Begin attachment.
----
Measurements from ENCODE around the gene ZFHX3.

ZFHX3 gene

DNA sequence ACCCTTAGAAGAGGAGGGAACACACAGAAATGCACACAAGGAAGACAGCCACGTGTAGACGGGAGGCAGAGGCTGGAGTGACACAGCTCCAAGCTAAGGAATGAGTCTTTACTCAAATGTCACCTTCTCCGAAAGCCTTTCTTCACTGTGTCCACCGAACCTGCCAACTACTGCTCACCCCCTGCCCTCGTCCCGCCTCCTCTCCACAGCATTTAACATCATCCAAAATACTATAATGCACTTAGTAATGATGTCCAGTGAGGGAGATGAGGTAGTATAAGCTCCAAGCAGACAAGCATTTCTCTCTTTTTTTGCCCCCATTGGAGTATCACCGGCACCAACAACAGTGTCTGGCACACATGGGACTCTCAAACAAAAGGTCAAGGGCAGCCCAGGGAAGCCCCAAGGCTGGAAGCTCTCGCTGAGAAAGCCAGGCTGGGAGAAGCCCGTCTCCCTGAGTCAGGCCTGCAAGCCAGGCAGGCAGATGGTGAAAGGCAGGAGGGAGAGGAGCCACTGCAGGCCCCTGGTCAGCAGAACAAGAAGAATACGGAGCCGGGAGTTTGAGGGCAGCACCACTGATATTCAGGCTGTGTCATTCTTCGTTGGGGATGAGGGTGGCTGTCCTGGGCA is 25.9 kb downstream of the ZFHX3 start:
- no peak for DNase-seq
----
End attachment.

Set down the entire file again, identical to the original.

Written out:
Measurements from ENCODE around the gene ZFHX3.

ZFHX3 gene

DNA sequence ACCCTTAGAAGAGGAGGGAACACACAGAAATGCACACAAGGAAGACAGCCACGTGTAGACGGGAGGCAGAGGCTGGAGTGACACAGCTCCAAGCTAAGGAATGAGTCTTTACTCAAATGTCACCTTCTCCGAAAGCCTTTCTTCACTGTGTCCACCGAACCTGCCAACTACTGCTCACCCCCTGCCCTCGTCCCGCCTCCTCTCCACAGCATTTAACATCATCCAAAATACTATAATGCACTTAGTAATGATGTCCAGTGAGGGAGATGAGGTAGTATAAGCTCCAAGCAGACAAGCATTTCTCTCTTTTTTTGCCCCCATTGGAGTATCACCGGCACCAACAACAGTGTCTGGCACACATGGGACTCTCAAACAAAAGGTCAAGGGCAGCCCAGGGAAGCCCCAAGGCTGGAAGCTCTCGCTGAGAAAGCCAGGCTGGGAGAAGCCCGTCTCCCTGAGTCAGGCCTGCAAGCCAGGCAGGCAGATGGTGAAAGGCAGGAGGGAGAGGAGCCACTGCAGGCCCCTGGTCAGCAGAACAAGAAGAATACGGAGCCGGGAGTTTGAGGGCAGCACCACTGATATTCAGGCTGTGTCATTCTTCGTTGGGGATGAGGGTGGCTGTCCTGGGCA is 25.9 kb downstream of the ZFHX3 start:
- no peak for DNase-seq